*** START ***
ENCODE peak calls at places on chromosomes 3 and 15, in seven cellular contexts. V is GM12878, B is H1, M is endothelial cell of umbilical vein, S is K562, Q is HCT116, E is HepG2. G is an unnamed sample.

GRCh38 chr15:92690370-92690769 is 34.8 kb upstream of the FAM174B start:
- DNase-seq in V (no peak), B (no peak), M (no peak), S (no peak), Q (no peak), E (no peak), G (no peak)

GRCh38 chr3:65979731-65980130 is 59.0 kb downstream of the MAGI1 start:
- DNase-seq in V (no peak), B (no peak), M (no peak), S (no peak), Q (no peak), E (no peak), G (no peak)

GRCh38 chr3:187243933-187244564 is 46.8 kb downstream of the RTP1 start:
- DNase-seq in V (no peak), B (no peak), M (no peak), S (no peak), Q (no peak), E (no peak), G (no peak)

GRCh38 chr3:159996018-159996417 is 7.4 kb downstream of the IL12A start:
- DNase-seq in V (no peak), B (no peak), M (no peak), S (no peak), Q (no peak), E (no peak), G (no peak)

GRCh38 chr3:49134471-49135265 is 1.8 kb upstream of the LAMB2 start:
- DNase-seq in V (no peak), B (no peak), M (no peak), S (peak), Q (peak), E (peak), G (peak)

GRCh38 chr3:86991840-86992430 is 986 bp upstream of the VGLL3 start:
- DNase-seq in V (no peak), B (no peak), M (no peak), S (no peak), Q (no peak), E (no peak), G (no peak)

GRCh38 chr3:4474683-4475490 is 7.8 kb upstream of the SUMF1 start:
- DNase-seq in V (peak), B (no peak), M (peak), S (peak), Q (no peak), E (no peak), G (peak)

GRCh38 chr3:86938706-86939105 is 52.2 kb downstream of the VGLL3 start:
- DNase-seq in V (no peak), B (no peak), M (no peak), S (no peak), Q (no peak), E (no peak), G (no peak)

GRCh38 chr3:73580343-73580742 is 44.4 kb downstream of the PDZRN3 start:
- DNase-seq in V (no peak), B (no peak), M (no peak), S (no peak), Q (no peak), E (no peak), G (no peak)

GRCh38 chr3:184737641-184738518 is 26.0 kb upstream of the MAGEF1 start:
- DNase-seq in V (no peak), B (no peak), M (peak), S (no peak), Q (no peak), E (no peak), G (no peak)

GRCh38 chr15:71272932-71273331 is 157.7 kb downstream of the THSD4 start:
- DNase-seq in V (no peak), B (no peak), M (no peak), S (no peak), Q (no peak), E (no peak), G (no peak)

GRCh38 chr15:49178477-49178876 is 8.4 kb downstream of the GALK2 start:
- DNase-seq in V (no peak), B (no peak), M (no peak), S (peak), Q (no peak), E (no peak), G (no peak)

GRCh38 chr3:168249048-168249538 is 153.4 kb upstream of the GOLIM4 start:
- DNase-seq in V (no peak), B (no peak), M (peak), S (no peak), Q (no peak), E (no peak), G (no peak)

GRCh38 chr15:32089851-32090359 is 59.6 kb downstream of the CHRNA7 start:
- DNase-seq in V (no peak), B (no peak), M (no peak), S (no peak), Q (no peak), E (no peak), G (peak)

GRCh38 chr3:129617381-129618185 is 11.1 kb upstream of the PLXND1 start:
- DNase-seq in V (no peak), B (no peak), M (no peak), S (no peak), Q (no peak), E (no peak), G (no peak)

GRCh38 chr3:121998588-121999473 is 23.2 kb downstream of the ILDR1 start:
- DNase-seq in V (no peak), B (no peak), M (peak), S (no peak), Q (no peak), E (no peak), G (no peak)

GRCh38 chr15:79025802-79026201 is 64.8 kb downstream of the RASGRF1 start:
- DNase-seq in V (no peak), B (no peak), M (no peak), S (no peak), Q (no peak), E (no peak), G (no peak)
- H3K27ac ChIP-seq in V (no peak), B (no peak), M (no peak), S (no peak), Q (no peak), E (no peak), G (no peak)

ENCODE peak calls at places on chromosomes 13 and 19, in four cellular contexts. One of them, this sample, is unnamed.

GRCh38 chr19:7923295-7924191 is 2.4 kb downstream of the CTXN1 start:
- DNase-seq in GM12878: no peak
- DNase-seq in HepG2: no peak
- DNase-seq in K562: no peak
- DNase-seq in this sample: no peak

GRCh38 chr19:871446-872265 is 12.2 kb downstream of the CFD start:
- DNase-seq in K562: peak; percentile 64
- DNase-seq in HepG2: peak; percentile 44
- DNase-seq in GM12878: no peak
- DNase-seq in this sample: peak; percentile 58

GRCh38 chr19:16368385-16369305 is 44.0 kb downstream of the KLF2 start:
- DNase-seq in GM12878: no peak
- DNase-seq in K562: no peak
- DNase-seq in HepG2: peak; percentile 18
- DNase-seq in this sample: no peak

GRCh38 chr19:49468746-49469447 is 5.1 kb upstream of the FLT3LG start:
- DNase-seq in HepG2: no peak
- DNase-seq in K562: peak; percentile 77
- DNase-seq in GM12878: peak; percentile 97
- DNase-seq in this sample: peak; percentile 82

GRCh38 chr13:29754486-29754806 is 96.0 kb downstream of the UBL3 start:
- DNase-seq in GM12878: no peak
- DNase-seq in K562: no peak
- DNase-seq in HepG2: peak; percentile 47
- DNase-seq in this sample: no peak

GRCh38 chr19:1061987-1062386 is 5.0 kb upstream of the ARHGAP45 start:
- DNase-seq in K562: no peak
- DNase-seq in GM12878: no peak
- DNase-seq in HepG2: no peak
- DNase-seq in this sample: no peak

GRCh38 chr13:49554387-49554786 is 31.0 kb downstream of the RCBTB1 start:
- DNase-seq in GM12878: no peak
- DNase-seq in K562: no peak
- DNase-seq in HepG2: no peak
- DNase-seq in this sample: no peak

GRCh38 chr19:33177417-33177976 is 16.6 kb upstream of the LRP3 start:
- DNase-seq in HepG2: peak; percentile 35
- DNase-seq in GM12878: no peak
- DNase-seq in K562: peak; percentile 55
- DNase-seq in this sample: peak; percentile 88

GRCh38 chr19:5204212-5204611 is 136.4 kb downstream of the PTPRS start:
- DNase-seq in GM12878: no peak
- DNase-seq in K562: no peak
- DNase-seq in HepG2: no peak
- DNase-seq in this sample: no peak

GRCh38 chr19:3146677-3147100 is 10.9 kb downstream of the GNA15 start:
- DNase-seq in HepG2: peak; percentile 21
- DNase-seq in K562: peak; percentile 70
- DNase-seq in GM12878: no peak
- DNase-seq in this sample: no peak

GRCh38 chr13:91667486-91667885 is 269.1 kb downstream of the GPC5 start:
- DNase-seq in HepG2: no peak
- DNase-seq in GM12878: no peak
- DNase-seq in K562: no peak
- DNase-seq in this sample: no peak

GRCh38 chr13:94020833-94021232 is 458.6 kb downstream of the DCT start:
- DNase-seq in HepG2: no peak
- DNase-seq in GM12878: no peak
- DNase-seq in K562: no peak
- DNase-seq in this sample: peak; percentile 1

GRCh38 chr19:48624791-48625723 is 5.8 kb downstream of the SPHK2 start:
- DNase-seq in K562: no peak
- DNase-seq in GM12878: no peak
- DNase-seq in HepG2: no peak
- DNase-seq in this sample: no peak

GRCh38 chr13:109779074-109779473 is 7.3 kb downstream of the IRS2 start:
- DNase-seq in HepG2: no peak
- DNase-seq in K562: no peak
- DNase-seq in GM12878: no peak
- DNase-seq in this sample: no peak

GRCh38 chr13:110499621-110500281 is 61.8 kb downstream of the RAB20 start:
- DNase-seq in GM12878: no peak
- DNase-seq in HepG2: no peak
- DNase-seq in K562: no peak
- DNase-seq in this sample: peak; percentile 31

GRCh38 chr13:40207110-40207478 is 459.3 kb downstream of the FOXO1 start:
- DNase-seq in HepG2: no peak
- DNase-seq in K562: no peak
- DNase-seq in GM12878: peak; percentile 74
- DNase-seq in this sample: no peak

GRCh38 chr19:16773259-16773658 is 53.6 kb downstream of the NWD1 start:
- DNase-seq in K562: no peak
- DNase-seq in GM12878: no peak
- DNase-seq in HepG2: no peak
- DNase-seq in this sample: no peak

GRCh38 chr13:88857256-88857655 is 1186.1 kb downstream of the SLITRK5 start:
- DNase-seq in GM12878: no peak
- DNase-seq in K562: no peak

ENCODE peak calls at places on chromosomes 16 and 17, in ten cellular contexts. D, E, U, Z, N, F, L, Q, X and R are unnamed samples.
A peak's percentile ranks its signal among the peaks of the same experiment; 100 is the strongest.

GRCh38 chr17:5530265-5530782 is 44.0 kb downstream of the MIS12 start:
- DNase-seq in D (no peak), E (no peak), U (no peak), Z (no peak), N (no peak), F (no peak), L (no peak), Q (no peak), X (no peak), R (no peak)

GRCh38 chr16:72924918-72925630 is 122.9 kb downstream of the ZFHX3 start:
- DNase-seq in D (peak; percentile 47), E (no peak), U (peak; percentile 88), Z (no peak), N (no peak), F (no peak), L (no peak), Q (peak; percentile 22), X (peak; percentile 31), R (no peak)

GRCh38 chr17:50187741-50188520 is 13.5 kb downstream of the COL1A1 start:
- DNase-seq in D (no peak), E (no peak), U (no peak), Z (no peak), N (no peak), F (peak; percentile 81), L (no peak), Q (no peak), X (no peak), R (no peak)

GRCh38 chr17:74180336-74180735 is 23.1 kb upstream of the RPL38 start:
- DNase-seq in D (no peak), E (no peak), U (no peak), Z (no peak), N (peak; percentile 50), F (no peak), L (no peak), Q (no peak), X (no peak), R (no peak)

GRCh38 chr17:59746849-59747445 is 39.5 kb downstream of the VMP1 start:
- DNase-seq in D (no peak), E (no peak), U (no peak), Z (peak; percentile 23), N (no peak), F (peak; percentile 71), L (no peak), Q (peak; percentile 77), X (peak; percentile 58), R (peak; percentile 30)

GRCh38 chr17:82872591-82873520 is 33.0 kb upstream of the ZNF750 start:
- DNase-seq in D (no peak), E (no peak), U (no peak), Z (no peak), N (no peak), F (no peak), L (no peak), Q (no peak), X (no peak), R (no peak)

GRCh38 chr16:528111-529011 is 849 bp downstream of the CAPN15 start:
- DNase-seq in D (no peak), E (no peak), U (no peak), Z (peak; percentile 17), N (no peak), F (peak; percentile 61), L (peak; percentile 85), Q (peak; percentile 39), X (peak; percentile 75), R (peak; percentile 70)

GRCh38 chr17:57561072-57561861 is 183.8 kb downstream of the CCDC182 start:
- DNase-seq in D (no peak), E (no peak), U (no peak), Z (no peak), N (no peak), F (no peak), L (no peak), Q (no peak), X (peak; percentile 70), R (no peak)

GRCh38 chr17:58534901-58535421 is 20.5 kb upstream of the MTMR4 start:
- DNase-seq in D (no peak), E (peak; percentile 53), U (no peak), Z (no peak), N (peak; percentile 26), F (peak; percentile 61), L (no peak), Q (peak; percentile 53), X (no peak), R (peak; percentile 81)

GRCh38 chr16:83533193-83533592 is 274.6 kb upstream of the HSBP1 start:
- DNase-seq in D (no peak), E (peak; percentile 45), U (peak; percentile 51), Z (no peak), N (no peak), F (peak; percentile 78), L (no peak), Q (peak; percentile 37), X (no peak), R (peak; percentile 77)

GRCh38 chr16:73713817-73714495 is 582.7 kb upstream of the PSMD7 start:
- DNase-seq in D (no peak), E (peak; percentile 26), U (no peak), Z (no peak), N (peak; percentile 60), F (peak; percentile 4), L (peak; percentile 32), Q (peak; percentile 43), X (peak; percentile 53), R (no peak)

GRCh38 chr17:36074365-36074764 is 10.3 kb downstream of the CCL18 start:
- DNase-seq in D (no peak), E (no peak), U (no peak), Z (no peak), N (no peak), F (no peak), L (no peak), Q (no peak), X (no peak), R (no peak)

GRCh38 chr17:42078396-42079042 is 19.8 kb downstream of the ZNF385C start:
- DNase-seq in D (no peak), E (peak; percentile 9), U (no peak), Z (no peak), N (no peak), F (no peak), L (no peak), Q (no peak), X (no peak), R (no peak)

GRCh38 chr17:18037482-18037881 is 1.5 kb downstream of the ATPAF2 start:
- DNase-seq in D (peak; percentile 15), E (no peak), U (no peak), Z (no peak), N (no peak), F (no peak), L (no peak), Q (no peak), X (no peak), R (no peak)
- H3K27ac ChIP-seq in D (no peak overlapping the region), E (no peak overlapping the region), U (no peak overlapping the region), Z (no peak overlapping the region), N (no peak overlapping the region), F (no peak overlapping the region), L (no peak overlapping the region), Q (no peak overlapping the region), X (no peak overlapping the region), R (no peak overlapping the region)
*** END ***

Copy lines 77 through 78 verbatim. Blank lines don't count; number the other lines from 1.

- DNase-seq in this sample: peak; percentile 88

GRCh38 chr19:5204212-5204611 is 136.4 kb downstream of the PTPRS start: